Dissertation Work, November Update

Last month, I talked about the outlines I had created as part of the initial drafting process for Chapters 3 and 4. On October 17, the Monday after the mid-semester break, I started writing Chapter 3. On November 18, the Friday before Thanksgiving Break, I finished the initial draft of Chapter 4. In between those two breaks, I wrote about 85 pages worth of material, with a week’s break in between chapters to accommodate the annual ASA conference.

Image: an open laptop computer in front of a window with trees in the background.

How did I manage to get all this writing done, especially given my other obligations this semester? Let’s take a closer look.

The first thing to keep in mind is that these drafts are preliminary. Their main objective is to take all the research I’ve been doing over the past few months, the hundreds of pages of notes I’ve taken on thousands of pages of documents, and distill that information into a text I can massage and recraft into something coherent. They’re not written to be pretty or even that readable: they’re written with the intention of getting rewritten. They’ll get rewritten at least once, probably more. This means that I’ve been writing quickly because the emphasis is on getting stuff down, not editing and revising. That comes later.

Second, of all the dissertation material I’ve been working on, these chapters are the ones with which I have the greatest familiarity. I’ve been working on the CACP off and on for a few years now. I already have a lot of research, and I’ve written plenty of material pertaining to community art centers, including conference papers, DH projects, book chapters, and more. Going into these two chapters then, I already had a pretty solid idea of the narrative I wanted to tell.

The plentitude of material also meant that I was able to get a head start on the writing. Rather than write both chapters entirely from scratch, as I’d done with chapters 1 and 2, I pasted several passages from these earlier writings and reworked them to suit the dissertation’s narrative. This meant that I went into each chapter with some parts already written in addition to a thorough outline complete with citations. In some ways, writing these chapters was more akin to an initial revision, with the disparate passages reworked to form one coherent narrative rather than starting with a blank page.

Finally, I made the time constraints of my schedule work in my favor. As I do every semester, I determined my dissertation schedule in advance, enabling me to begin the term with a clear research or writing plan in place. Since I knew I wouldn’t have a lot of time for research due to my teaching schedule, I prioritized writing, something I can do in shorter segments of time and with little to no travel. Using the calendar in my planner, I worked out a rough outline for the term, including the milestones I intended to reach. Once I had these goals in place, I set up a weekly schedule. Since I know I’m at my most productive in the morning, I made sure that I worked on my dissertation every day during these hours. During the week, I’d start work at 8:00 am, and usually be finished between 9:30 and 10:00, giving me time to prepare for class before heading to campus. It may not sound like a lot of time, but during that 1.5-hour block, I could usually write about 4-5 pages. By the end of the week, I’d have about 20-25 pages of material.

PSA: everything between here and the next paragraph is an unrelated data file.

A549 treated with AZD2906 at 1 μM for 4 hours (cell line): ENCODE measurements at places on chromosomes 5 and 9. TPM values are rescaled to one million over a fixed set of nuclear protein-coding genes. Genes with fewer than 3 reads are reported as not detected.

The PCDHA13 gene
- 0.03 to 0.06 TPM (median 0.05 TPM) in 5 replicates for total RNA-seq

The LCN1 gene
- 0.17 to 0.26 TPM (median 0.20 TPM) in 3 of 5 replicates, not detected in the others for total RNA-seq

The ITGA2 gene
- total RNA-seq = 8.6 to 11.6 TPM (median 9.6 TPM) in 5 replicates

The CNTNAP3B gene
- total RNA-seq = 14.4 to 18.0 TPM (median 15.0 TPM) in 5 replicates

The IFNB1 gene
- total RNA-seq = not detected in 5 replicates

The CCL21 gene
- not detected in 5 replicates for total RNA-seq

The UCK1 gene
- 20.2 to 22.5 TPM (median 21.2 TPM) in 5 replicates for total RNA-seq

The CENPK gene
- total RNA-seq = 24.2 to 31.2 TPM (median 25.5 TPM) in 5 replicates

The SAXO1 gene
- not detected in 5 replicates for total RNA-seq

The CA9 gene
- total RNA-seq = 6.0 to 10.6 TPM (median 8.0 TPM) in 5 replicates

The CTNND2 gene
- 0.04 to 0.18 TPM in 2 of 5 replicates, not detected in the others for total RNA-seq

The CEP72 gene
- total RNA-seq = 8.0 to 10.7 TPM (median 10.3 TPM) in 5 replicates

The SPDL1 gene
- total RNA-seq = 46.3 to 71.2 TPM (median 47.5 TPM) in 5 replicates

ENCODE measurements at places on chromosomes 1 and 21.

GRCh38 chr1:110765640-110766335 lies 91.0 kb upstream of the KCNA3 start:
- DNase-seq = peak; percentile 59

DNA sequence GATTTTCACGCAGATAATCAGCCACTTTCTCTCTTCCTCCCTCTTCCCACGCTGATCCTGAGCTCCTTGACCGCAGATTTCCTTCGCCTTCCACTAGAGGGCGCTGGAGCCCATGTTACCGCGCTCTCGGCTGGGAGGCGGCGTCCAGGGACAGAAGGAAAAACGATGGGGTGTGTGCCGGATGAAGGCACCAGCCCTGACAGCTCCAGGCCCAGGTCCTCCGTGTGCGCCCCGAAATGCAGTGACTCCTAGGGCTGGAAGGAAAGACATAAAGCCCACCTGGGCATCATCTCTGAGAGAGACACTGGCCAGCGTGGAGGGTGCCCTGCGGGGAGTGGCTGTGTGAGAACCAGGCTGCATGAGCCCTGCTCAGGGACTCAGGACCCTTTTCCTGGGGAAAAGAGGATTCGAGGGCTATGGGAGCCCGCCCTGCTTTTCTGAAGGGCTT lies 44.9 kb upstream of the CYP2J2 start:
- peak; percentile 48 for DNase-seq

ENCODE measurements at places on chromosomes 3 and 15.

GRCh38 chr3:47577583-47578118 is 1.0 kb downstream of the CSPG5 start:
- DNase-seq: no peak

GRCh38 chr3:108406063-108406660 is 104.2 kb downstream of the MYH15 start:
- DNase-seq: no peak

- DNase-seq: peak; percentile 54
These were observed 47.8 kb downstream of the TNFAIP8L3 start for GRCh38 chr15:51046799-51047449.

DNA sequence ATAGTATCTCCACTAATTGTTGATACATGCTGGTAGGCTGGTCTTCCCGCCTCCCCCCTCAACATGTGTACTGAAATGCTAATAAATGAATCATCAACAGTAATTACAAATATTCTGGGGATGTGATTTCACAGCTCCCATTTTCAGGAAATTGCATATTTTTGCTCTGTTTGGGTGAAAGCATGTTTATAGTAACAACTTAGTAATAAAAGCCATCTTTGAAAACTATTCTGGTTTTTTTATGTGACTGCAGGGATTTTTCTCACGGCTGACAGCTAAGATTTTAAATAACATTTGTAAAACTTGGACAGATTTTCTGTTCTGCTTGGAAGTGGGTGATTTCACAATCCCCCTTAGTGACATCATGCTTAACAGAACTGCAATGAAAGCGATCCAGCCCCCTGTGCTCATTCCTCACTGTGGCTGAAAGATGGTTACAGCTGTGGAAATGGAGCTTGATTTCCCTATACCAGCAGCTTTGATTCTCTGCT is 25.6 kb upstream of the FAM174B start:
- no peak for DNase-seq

One thing that’s helped me throughout this drafting process is my previous curatorial experience. Thanks to the years I’ve spent curating in museums, I know how to manage large, long-term projects, something I’ve only continued to refine since being in grad school again. I assign myself deadlines to stay on track, work backward from those dates to determine how much time I have, and break down larger tasks into smaller ones that I can complete week by week. I use planners, calendars, and other tools to help me finish smaller goals while keeping the larger picture in mind. I periodically check in with myself to see if things are working, and make adjustments if they aren’t. This year, for instance, I switched from using a handheld chalkboard to a planner for scheduling because I needed more space to list my daily tasks and appointments while keeping larger project goals in view.

And finally, I have the assurance that comes with experience. Put simply, I’ve completed enough projects to know that as long as I work on something consistently, I’ll get it finished. Whether it’s an exhibition, a journal article, a DH project, or a knitted blanket, I know that I can get it done.

To be clear, these approaches don’t work for everybody, and I’m not claiming that the way I went about working up these chapters is how everyone should approach writing. For some people, it’s better to start from scratch than to work with extant texts because you’re not constrained by the ideas or language of the previous writing. Other people might be more productive with longer blocks of writing time, giving them the space to think and tinker with words. These methods worked for me though, which ultimately is what I care about. And honestly, given all my commitments between teaching, curating, and more, I’m proud of what I’ve managed to complete over the past several weeks.

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